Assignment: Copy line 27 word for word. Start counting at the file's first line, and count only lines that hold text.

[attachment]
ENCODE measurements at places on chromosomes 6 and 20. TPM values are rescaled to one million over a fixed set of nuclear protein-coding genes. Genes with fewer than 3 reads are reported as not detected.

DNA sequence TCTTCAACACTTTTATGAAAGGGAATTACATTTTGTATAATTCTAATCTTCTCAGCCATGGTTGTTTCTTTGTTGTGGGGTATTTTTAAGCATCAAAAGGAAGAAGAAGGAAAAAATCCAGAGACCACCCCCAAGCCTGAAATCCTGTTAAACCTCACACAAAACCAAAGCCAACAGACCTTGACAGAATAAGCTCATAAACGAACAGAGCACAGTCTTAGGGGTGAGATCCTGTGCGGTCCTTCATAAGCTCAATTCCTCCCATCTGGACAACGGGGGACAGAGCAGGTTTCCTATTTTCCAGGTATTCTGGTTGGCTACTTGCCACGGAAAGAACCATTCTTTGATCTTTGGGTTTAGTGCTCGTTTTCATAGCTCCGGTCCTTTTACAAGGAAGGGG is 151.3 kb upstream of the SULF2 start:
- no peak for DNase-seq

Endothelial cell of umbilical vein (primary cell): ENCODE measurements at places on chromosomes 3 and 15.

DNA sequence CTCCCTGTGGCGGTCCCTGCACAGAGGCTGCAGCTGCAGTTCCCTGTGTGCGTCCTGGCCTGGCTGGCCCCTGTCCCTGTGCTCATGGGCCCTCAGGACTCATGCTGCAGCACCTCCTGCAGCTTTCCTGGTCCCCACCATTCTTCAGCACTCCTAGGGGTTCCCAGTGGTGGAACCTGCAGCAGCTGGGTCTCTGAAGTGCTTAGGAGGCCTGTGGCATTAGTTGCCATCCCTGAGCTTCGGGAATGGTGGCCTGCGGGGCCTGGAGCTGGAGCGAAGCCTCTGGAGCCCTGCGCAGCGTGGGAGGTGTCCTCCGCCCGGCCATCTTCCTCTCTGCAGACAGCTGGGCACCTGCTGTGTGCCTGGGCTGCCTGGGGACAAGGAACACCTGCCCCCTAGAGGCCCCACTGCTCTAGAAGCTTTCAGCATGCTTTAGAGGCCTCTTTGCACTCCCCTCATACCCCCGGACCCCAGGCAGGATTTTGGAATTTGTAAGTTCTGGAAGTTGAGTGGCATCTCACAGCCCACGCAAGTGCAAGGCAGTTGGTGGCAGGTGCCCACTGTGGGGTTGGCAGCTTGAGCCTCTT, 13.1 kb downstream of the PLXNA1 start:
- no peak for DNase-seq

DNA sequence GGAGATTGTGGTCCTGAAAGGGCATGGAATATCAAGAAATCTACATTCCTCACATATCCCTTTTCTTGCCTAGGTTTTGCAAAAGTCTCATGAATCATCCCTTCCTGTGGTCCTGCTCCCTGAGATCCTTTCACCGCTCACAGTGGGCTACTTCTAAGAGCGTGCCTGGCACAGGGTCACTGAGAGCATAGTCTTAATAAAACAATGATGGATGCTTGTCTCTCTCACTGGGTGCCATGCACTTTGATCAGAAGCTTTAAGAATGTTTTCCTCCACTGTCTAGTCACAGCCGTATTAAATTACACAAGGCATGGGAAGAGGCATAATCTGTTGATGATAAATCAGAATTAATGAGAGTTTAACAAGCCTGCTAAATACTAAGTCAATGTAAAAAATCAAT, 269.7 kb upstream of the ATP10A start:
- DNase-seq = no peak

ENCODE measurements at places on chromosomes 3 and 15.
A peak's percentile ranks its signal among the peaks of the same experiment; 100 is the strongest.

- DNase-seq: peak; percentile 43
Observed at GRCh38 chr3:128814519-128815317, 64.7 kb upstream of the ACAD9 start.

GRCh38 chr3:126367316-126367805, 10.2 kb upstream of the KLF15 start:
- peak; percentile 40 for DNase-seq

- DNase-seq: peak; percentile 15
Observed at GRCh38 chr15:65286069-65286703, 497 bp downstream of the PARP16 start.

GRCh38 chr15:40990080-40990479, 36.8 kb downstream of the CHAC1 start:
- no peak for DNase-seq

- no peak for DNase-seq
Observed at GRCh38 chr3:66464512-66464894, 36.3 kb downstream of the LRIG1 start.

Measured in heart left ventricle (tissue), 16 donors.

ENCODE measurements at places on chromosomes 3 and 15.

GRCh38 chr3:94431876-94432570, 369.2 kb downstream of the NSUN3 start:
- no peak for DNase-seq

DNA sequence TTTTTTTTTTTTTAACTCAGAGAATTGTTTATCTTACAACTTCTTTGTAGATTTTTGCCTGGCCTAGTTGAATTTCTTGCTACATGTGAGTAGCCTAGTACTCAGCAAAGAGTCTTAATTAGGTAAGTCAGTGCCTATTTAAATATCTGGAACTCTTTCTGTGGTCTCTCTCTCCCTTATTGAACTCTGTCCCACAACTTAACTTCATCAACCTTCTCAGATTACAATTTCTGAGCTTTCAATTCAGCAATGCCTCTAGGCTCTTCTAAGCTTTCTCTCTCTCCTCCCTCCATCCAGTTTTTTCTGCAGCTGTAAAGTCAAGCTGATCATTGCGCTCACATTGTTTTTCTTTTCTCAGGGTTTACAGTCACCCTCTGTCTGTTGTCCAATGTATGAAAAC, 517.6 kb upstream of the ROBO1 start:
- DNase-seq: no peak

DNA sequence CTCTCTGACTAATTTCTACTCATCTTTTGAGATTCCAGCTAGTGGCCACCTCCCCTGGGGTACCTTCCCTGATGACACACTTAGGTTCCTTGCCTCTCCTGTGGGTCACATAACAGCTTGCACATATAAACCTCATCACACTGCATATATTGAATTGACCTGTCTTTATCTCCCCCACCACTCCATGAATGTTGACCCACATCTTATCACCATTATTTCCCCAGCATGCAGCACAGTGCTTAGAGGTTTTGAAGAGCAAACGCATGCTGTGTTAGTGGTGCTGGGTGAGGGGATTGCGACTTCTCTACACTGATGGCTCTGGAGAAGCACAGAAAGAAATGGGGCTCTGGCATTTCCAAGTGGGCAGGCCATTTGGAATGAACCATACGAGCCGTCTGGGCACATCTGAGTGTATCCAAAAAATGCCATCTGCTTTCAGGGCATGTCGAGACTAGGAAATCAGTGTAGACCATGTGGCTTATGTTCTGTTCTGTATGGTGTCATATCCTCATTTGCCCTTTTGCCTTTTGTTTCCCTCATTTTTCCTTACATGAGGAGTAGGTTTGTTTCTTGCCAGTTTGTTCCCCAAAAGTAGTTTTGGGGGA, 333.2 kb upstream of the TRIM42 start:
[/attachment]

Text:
DNA sequence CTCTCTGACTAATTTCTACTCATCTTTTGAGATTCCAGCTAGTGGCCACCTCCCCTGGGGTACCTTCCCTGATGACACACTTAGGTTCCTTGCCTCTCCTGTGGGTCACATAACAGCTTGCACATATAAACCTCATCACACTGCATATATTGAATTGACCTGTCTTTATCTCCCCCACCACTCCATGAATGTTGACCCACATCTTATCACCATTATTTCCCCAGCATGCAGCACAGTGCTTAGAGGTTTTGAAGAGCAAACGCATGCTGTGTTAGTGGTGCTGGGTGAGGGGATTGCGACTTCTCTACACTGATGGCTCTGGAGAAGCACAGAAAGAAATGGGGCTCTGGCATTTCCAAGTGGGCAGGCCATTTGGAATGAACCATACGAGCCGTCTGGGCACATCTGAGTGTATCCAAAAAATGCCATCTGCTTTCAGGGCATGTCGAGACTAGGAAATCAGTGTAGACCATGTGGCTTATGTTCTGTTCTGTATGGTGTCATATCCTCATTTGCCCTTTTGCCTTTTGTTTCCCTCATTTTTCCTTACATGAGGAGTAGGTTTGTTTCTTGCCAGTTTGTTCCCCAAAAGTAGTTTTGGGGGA, 333.2 kb upstream of the TRIM42 start: